• ¨The only plausible explanation, if there is any, that God does not prevent evil, does not tell us X is the reason that He has to allow evil, does not tell us Y is the reason that He cannot tell us that X is the reason that He has to allow evil, and so on, appears to be that God has to remain hidden from us,¨ which brings us back to the original problem of evil, that he is not omnipotent. The bottom line is theists have never successfully responded to the problem of evil, and they still can not.

    August 25, 2014 — 22:40
  • Remark

    Just a couple of points regarding God’s giving us his reason for allowing the existence of evil: first, were he to do so, imagine the debates that would ensue regarding the moral sufficiency of that reason (which would simply re-introduce the problem of evil despite being given a (indeed God’s) solution to it; and, were we all finally to agree on the moral sufficiency of that reason, many of our cherished college departments of Philosophy of Religion would go out of business!

    August 26, 2014 — 5:55
  • Eric Silverman

    Wouldn’t most Judeo-Christians say that God has told us the reason for evil in the book of Job? I would classify it as a greater good type response. It isn’t presented with analytic logic, but lots of people have come away from the book feeling like they learned something important about the existence of evil and suffering.

    August 26, 2014 — 6:21
  • Alexander Pruss

    Yujin:

    You formulated this in terms of us being “puzzled”. We are puzzled by many things. Our being puzzled about something does not in general constitute an evil and is not in general fodder for a problem of evil.

    It is a central task of philosophy to bring it about that we are puzzled by very many things. This task is surely good, and yet is only good if our being puzzled in very many cases is good.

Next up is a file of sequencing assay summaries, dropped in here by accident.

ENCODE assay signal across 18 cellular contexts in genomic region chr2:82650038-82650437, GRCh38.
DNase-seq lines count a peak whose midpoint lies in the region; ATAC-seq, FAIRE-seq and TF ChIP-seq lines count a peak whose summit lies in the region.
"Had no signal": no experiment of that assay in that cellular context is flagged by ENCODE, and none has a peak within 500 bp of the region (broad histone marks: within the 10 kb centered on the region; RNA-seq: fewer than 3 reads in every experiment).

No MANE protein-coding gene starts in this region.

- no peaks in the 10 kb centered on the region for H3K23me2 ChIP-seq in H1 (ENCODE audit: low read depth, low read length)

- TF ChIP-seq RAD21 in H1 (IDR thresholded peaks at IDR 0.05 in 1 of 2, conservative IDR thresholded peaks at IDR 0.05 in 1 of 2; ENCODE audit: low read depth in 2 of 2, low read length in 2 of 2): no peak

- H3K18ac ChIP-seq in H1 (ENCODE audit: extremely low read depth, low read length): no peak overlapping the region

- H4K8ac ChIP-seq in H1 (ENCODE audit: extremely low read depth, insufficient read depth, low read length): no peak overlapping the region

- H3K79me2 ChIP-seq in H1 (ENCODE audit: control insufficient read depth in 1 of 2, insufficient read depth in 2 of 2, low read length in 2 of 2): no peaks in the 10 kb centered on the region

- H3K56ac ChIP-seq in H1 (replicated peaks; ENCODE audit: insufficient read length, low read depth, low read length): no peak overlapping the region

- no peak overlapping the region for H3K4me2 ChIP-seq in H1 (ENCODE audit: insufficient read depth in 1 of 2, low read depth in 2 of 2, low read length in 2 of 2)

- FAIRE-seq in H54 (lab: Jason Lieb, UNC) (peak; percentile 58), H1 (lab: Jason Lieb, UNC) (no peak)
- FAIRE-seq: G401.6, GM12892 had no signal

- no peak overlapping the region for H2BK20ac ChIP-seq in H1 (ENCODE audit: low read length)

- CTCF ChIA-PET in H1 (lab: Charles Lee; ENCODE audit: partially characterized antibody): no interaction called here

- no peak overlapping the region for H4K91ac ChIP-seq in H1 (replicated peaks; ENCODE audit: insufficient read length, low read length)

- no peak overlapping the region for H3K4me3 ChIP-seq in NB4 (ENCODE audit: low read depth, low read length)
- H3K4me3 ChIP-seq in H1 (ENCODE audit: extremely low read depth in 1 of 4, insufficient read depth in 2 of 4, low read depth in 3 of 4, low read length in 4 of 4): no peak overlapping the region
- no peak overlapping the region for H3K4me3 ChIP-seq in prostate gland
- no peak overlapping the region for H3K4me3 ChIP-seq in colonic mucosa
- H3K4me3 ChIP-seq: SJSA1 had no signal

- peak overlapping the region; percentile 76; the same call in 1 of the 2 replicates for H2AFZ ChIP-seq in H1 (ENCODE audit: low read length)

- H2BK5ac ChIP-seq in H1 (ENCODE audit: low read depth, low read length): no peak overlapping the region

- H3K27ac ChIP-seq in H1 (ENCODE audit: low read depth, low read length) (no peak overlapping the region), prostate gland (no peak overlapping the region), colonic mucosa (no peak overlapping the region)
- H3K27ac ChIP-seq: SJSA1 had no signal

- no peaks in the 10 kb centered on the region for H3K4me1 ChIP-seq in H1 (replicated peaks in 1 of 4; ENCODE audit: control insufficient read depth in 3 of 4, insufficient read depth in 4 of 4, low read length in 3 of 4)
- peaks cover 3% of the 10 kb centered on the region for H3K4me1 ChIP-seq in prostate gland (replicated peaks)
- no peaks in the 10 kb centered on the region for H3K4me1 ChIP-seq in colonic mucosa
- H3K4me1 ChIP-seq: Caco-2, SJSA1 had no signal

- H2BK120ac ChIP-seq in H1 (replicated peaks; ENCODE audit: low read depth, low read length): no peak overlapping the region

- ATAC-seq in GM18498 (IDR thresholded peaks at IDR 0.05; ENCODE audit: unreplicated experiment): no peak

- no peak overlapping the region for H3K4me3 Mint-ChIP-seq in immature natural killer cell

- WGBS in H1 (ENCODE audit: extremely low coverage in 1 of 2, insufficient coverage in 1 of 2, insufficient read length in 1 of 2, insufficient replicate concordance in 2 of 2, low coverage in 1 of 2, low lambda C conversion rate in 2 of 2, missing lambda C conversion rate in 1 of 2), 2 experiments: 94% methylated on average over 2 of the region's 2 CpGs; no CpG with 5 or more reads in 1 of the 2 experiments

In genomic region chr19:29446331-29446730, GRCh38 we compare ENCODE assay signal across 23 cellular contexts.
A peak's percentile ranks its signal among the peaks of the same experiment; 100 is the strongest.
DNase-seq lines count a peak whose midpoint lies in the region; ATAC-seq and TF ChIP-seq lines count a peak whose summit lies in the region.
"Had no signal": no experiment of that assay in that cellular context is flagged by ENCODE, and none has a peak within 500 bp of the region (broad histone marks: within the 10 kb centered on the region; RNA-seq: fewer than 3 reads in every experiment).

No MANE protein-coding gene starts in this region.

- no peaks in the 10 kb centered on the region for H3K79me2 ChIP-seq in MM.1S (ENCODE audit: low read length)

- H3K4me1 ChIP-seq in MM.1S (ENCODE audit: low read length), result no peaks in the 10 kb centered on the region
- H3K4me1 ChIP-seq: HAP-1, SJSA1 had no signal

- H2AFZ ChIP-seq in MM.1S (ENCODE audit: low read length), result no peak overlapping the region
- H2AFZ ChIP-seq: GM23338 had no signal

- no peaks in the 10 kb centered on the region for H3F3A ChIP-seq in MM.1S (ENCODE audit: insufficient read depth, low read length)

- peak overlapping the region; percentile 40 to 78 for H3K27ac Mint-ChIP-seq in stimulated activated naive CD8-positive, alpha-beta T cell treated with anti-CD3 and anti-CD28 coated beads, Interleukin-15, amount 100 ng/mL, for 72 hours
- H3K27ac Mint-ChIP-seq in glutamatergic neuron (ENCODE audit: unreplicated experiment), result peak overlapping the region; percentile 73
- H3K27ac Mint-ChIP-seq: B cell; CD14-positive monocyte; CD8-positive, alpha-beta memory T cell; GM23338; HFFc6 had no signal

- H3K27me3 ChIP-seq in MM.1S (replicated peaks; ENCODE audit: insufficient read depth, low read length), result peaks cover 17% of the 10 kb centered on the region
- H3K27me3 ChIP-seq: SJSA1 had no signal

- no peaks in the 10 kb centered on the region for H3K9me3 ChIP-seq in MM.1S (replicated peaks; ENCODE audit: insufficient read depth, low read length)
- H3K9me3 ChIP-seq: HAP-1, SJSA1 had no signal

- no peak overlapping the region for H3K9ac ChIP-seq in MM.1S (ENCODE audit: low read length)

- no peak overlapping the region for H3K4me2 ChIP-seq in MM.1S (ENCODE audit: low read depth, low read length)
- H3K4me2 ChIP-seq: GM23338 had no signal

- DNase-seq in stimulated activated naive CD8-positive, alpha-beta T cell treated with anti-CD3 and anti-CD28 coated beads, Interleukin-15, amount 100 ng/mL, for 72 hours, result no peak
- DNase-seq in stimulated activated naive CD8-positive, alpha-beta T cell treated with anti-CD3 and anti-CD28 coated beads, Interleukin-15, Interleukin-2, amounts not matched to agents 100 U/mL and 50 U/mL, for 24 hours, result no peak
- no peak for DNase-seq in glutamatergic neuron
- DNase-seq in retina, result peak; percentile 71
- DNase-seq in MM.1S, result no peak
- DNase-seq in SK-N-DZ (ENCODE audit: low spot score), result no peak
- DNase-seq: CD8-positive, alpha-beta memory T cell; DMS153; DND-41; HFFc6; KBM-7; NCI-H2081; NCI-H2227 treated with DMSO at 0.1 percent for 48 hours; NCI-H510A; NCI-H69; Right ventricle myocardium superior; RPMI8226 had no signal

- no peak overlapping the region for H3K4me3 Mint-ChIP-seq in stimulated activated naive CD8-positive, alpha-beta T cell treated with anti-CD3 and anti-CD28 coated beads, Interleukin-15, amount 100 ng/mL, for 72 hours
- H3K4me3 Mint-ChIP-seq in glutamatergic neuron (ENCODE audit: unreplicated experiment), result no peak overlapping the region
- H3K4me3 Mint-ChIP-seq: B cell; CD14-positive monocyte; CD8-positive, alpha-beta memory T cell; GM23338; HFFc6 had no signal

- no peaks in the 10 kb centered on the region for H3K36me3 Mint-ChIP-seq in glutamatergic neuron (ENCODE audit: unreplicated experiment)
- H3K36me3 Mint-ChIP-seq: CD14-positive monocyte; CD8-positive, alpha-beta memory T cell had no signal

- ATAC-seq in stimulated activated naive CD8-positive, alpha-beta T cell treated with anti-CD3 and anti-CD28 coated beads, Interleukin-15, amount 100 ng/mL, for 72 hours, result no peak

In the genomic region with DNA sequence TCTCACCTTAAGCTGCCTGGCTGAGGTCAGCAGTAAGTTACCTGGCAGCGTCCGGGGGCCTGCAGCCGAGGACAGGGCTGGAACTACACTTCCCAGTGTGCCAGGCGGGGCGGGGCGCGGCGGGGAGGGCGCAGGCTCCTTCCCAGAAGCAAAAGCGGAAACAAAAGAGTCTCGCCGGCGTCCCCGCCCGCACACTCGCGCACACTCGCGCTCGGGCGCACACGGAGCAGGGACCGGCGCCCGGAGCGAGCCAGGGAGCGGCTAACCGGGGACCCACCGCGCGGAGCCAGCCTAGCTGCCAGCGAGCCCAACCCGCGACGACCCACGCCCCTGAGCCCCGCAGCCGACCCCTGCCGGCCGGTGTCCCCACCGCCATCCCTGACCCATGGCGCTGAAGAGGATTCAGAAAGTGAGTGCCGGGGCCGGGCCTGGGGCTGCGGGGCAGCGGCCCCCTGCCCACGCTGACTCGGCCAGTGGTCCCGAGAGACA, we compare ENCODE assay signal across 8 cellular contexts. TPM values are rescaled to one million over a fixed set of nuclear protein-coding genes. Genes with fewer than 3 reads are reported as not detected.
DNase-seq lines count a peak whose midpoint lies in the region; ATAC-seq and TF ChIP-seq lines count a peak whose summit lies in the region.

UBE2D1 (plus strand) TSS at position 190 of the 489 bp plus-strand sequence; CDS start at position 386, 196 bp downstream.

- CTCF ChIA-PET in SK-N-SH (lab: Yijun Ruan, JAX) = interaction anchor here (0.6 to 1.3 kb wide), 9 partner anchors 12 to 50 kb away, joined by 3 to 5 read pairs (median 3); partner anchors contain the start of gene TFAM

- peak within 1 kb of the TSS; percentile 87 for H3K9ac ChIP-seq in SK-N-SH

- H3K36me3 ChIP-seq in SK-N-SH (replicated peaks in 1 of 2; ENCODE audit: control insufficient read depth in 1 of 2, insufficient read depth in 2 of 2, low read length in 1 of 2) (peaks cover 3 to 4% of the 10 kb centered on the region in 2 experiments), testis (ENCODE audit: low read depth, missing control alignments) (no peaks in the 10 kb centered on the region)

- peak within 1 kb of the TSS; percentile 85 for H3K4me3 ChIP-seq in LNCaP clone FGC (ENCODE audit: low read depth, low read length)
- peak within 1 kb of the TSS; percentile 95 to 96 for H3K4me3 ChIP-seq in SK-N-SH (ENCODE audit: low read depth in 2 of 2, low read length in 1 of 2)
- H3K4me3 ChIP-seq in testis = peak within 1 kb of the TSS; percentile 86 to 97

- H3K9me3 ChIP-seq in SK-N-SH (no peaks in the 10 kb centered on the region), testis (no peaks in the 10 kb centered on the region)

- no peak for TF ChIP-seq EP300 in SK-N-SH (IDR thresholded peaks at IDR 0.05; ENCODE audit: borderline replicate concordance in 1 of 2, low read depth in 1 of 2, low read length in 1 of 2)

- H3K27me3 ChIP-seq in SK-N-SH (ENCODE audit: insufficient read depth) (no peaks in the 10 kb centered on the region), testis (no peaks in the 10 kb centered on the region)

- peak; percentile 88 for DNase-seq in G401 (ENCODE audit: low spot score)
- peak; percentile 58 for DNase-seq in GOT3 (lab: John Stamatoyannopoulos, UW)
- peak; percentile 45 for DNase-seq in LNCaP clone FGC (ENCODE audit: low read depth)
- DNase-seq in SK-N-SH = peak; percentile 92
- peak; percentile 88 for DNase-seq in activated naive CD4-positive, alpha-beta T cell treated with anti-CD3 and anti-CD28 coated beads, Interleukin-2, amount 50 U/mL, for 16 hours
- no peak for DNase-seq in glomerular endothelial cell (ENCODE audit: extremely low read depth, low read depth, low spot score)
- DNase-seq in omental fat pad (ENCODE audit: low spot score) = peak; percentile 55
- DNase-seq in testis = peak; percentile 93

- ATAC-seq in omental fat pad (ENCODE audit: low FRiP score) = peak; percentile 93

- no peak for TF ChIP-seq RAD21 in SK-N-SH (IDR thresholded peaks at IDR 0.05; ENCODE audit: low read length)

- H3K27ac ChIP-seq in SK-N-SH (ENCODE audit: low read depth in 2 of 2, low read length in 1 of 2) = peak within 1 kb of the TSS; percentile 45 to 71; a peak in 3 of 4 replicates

It is part of the human good that we are puzzled by some things, come to figure out some of these, and come to be puzzled by new ones. Prima facie, our being puzzled by something is good, and is more apt to be evidence for theism than against.

    Of course, puzzlement implies a certain ignorance, and in some cases this ignorance is an evil. If one is puzzled by what one should do when given the choice between cheating and behaving honestly in paradigmatic cases, then the ignorance underlying the puzzlement is an evil. It’s the sort of thing each mature being of our sort should always already know.

    Maybe a case can be made that true theodicies are the sort of thing each mature being of our sort should always already know, that it is an evil when we don’t know them. But it’s not going to be an easy case, I think, pace the hiddenness arguments.

    August 26, 2014 — 13:32
    • Alexander Pruss

      Also, even in the cases where ignorance is an evil, it is better to be puzzled than to be indifferently ignorant. 🙂

      August 26, 2014 — 13:34
  • Yujin Nagasawa

    Thank you all for the interesting comments.

    Paul: You wrote, “The bottom line is theists have never successfully responded to the problem of evil, and they still can not.” That might be right but the point that I wanted to make above is that even if theists have successfully responded to the (first-order) problem of evil they still have to responded to higher-order problems of evil.

    Alex: It looks like my use of the term puzzlement was misleading. My main focus is not on an intellectual puzzlement but an emotional puzzlement that sufferers experience. Trent wrote in his post, “If God were vividly present to us, we could suffer almost anything”. A somewhat similar idea, which I had in mind in the above piece, is that if God explains to us why we have to suffer (or at least tells us that there is a good reason that we have to suffer) then it seems that the impact of evil will be less significant. Conversely, without such an explanation the force of evil remains very strong.

    August 26, 2014 — 15:05